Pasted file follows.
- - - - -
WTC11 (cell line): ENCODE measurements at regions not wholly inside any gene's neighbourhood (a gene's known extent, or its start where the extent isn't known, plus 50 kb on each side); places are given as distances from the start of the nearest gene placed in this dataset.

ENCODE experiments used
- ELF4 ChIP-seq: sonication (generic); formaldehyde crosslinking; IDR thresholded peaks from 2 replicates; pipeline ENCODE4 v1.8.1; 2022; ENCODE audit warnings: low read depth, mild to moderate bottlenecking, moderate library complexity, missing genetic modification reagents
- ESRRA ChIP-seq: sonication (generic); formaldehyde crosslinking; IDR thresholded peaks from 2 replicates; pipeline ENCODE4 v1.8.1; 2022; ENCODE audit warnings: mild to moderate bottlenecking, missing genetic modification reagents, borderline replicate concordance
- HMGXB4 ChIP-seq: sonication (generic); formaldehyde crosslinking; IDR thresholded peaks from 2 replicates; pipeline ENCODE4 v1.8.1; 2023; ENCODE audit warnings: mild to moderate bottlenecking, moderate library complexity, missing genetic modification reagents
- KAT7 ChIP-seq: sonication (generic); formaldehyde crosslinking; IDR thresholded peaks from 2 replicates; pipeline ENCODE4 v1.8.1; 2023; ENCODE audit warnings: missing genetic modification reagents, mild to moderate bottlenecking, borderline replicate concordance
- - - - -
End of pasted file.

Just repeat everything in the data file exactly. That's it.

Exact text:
WTC11 (cell line): ENCODE measurements at regions not wholly inside any gene's neighbourhood (a gene's known extent, or its start where the extent isn't known, plus 50 kb on each side); places are given as distances from the start of the nearest gene placed in this dataset.

ENCODE experiments used
- ELF4 ChIP-seq: sonication (generic); formaldehyde crosslinking; IDR thresholded peaks from 2 replicates; pipeline ENCODE4 v1.8.1; 2022; ENCODE audit warnings: low read depth, mild to moderate bottlenecking, moderate library complexity, missing genetic modification reagents
- ESRRA ChIP-seq: sonication (generic); formaldehyde crosslinking; IDR thresholded peaks from 2 replicates; pipeline ENCODE4 v1.8.1; 2022; ENCODE audit warnings: mild to moderate bottlenecking, missing genetic modification reagents, borderline replicate concordance
- HMGXB4 ChIP-seq: sonication (generic); formaldehyde crosslinking; IDR thresholded peaks from 2 replicates; pipeline ENCODE4 v1.8.1; 2023; ENCODE audit warnings: mild to moderate bottlenecking, moderate library complexity, missing genetic modification reagents
- KAT7 ChIP-seq: sonication (generic); formaldehyde crosslinking; IDR thresholded peaks from 2 replicates; pipeline ENCODE4 v1.8.1; 2023; ENCODE audit warnings: missing genetic modification reagents, mild to moderate bottlenecking, borderline replicate concordance